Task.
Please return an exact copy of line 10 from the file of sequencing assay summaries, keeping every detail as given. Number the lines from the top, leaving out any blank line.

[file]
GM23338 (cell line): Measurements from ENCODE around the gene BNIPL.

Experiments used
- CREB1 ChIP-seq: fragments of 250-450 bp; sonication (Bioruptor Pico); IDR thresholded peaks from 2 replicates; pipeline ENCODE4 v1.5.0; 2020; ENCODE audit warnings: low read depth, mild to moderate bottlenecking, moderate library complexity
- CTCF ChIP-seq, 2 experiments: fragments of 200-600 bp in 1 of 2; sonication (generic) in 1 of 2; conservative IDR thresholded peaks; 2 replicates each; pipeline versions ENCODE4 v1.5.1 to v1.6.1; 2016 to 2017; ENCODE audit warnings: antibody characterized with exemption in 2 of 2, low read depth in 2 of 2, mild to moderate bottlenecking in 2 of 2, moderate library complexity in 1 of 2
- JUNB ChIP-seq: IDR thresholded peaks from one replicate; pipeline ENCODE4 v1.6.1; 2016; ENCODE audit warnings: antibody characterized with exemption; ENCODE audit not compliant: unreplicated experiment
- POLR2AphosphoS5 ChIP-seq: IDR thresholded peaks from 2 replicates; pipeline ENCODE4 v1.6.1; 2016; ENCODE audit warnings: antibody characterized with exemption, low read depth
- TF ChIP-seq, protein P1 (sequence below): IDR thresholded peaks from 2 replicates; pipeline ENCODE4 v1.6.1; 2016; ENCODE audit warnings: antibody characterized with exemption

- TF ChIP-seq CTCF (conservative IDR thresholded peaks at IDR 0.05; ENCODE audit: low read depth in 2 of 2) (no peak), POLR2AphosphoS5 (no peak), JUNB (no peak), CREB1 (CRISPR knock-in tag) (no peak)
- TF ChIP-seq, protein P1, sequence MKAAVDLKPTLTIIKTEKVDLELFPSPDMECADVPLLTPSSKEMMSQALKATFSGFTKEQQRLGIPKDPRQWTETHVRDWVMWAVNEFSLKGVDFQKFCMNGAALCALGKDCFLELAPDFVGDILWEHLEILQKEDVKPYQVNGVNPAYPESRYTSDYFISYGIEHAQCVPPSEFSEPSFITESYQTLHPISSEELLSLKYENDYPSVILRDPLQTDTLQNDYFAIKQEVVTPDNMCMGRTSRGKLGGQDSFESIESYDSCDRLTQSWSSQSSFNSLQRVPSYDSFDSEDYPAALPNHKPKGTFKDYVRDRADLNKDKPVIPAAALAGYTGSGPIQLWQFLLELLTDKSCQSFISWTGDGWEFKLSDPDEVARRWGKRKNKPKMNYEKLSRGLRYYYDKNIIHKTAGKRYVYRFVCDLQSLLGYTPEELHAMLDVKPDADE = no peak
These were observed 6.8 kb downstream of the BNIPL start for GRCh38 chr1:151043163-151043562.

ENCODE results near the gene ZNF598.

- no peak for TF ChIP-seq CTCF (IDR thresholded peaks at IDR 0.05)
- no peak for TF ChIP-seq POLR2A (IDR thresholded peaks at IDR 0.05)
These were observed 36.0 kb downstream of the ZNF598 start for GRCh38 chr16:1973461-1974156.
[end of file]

These were observed 6.8 kb downstream of the BNIPL start for GRCh38 chr1:151043163-151043562.